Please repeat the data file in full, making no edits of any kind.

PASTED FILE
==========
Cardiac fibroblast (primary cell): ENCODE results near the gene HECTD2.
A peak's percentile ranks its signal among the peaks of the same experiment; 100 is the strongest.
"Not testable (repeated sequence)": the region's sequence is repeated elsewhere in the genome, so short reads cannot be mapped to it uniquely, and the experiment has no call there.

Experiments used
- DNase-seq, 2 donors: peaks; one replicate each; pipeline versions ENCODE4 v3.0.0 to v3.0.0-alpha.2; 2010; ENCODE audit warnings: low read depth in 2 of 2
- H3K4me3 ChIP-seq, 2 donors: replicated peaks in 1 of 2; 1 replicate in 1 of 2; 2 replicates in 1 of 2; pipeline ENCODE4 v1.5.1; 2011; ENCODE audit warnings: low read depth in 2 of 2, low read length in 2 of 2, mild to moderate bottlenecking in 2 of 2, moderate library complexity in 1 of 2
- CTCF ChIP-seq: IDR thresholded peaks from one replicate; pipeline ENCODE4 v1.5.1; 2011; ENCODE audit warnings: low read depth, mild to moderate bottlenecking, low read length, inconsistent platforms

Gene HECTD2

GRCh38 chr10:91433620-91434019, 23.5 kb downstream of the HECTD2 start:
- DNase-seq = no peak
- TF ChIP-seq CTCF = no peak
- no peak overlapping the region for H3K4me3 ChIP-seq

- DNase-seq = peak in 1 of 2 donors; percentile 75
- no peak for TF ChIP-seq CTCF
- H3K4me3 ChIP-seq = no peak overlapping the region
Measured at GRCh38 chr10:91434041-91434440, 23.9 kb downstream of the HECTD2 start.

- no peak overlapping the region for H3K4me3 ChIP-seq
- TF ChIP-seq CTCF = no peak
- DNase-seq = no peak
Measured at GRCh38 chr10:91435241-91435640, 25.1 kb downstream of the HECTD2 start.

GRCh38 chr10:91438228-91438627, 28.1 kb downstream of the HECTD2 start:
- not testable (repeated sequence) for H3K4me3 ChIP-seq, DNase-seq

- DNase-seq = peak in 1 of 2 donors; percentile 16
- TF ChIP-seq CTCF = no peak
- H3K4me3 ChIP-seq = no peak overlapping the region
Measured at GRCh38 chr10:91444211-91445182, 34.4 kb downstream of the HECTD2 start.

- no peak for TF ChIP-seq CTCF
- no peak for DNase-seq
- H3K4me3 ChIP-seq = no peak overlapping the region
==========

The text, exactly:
Cardiac fibroblast (primary cell): ENCODE results near the gene HECTD2.
A peak's percentile ranks its signal among the peaks of the same experiment; 100 is the strongest.
"Not testable (repeated sequence)": the region's sequence is repeated elsewhere in the genome, so short reads cannot be mapped to it uniquely, and the experiment has no call there.

Experiments used
- DNase-seq, 2 donors: peaks; one replicate each; pipeline versions ENCODE4 v3.0.0 to v3.0.0-alpha.2; 2010; ENCODE audit warnings: low read depth in 2 of 2
- H3K4me3 ChIP-seq, 2 donors: replicated peaks in 1 of 2; 1 replicate in 1 of 2; 2 replicates in 1 of 2; pipeline ENCODE4 v1.5.1; 2011; ENCODE audit warnings: low read depth in 2 of 2, low read length in 2 of 2, mild to moderate bottlenecking in 2 of 2, moderate library complexity in 1 of 2
- CTCF ChIP-seq: IDR thresholded peaks from one replicate; pipeline ENCODE4 v1.5.1; 2011; ENCODE audit warnings: low read depth, mild to moderate bottlenecking, low read length, inconsistent platforms

Gene HECTD2

GRCh38 chr10:91433620-91434019, 23.5 kb downstream of the HECTD2 start:
- DNase-seq = no peak
- TF ChIP-seq CTCF = no peak
- no peak overlapping the region for H3K4me3 ChIP-seq

- DNase-seq = peak in 1 of 2 donors; percentile 75
- no peak for TF ChIP-seq CTCF
- H3K4me3 ChIP-seq = no peak overlapping the region
Measured at GRCh38 chr10:91434041-91434440, 23.9 kb downstream of the HECTD2 start.

- no peak overlapping the region for H3K4me3 ChIP-seq
- TF ChIP-seq CTCF = no peak
- DNase-seq = no peak
Measured at GRCh38 chr10:91435241-91435640, 25.1 kb downstream of the HECTD2 start.

GRCh38 chr10:91438228-91438627, 28.1 kb downstream of the HECTD2 start:
- not testable (repeated sequence) for H3K4me3 ChIP-seq, DNase-seq

- DNase-seq = peak in 1 of 2 donors; percentile 16
- TF ChIP-seq CTCF = no peak
- H3K4me3 ChIP-seq = no peak overlapping the region
Measured at GRCh38 chr10:91444211-91445182, 34.4 kb downstream of the HECTD2 start.

- no peak for TF ChIP-seq CTCF
- no peak for DNase-seq
- H3K4me3 ChIP-seq = no peak overlapping the region